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through which we might get bond issuance in europe. i think it is really important for europe to have a coordinated strategy, whether it is the national governments agreeing strategyely to a individually and collectively. they have got to have the language that is important in europe to have a collective strategy. that language has to be part of what we are talking about. they cannot continue to be squabbling. of europe for squabbling is a disastrous recession. citiine: catherine mann, global chief economist, stays with us for at least 20 more minutes. later today, two exclusive fed presidents. our michael mckee in conversation with the dallas fed and the atlanta fed
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president. this is bloomberg. ♪
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♪ this is bloomberg "surveillance," tom and francine from london and new york, from our homes. catherine mann of citi, we were talking about the fiscal packages and how they differed from the europe -- from europe in the u.s. recovery for the second half of the year, are such predictions too optimistic? catherine: i do think the trajectories and profiles of the economic part of this will be different. the prospects for the u.s. as there will be a deeper downturn
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in the second quarter, maybe into the late second quarter. the deeper you go, the faster you come out. i don't want to call it av or even a recovery -- i don't want v call it a ve or even a -- or even a recovery because there will be negative growth for the whole year, but the trajectory looks better in 2021. in does on the european side, the debt is not as grave but we do not see as much as an improvement. has a very serious recession. --doesn't have a trajectory going forward into 2021, and you are a business and do not see prospects for growth, the negative numbers are huge, of course you are not going to hire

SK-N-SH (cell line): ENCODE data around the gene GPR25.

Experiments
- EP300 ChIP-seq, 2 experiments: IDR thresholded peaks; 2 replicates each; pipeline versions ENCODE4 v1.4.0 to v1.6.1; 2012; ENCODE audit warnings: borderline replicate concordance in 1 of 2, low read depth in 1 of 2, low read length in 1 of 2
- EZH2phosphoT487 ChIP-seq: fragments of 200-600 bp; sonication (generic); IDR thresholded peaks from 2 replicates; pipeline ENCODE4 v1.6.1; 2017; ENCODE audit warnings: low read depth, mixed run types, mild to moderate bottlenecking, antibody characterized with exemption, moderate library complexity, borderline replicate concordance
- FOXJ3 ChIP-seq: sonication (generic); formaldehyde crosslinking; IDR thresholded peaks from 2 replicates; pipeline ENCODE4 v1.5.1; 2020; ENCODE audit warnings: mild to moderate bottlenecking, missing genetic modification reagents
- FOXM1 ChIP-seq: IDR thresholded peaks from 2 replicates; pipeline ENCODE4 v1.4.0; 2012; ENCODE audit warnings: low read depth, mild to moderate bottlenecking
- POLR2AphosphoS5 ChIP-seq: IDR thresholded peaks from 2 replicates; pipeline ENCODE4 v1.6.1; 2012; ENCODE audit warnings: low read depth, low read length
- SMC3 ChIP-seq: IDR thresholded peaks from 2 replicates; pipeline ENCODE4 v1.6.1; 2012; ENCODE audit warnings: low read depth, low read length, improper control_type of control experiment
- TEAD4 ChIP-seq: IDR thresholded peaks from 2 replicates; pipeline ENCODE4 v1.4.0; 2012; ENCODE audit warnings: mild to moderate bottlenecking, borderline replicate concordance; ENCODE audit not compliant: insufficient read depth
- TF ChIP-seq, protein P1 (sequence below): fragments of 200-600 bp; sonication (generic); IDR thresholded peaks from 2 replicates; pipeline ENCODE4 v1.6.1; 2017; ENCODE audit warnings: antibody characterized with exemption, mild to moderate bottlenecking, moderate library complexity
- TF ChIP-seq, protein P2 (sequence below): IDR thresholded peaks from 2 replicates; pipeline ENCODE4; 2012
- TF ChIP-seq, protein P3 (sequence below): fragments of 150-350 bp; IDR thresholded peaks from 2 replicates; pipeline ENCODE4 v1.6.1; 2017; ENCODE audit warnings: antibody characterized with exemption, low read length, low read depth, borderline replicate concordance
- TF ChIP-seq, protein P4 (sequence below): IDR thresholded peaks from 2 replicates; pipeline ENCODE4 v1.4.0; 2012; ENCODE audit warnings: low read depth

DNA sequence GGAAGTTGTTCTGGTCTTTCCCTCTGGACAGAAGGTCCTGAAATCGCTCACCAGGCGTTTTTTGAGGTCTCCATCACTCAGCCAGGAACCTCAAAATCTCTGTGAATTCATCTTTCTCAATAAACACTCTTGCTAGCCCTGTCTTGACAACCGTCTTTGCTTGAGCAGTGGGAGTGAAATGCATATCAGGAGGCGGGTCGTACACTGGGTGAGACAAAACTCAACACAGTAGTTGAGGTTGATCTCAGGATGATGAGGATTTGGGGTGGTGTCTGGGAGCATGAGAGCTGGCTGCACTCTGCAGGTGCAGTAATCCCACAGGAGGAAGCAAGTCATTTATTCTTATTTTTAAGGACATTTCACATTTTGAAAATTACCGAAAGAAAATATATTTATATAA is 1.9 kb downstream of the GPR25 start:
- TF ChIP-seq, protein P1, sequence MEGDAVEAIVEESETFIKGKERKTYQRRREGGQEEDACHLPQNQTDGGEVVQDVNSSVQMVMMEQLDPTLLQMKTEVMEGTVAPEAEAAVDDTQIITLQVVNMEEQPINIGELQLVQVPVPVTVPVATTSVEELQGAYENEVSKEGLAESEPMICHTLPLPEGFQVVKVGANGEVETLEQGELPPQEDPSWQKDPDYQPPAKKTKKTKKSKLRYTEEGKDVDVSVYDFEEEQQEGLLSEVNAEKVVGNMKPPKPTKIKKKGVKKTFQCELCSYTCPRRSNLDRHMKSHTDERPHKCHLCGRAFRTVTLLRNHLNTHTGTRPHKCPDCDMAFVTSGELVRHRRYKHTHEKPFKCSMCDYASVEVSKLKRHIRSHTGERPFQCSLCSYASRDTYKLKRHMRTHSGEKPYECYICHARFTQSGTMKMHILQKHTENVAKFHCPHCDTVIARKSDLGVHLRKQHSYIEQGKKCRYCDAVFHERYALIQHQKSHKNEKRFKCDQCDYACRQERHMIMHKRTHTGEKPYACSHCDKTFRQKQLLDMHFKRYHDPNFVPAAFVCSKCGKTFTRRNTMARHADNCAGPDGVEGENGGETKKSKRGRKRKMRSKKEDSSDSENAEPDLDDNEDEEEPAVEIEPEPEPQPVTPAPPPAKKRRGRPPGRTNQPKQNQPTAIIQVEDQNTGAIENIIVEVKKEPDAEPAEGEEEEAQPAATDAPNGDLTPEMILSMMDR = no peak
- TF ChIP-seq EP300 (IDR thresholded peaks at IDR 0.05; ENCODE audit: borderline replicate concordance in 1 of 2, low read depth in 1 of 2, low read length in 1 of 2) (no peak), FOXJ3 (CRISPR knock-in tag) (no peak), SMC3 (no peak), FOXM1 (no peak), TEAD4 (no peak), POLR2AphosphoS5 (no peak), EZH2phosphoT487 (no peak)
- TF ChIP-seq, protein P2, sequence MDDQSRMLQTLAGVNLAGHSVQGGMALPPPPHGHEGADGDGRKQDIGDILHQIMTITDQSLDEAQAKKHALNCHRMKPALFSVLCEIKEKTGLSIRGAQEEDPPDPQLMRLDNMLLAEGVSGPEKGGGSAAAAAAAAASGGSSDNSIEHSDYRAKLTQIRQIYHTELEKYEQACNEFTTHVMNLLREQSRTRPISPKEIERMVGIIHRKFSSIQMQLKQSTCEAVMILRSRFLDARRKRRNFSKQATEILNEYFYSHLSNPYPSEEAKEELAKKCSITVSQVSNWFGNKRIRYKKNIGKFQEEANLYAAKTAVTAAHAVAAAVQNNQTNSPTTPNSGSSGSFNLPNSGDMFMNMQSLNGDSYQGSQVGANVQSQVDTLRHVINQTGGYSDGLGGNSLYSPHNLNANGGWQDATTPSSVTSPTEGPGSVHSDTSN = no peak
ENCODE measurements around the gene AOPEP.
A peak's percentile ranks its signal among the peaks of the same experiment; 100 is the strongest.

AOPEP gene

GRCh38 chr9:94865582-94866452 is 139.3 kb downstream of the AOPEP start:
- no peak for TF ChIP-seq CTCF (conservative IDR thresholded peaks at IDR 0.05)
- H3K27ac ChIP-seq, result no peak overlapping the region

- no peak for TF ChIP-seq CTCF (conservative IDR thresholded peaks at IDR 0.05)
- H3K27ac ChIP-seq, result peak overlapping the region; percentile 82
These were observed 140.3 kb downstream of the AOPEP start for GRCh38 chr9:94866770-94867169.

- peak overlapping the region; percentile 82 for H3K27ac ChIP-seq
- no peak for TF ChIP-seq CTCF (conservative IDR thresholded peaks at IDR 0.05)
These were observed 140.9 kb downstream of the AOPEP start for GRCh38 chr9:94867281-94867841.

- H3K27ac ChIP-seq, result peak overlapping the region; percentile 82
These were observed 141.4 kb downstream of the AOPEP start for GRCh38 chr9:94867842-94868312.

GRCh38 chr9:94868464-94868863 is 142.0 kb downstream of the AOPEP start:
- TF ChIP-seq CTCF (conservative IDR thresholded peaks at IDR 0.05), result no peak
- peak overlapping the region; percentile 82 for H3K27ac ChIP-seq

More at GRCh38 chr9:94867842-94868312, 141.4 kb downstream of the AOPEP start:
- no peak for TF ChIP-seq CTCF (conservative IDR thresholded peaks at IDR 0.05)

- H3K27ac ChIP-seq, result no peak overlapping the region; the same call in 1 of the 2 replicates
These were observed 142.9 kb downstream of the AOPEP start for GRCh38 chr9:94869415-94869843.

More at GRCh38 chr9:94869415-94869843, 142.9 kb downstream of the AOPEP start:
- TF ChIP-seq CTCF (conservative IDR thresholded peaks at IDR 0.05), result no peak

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anybody and take under investments. the fact that there is not enough fiscal coordination in europe now means they do not have any rebound this half of the year. even if you have a negative this whole year but you are rebounding, that trajectory is positive, that is supportive of business confidence, of individuals feeling like, i can get a job. that is a critical agreement --ng into the second ingredient going into the second half of this year, trajectory matters. tom: dr. mann, thank you so much. to joine mann scheduled bloomberg "surveillance" radio this morning as well. listen to us on radio nationwide , sirius xm, channel 119.
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on the terminal, consider tv , not only on what we are doing on television, but a compendium of our best conversations during this crisis. we have much more to come with futures a little weak, vix out at 65. new negative rates in america. this is bloomberg. ♪
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♪ good morning, good
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afternoon, good evening. this is bloomberg "surveillance." yesterday we had a great conversation with small business lobbies in the u.s. and today we will do the same with u.k. they announced a stimulus package to pay self-employed workers cash grants as much as 2500 pounds a month. they make up 15% of the workforce. cherry, ofed by mike the federation of small businesses. it seems to be one of the most generous packages in europe and the u.s. do you worry people do not know how to access these grants, or is the infrastructure working? mike: it is a very good package the chancellor has come up with, probably better than we anticipated.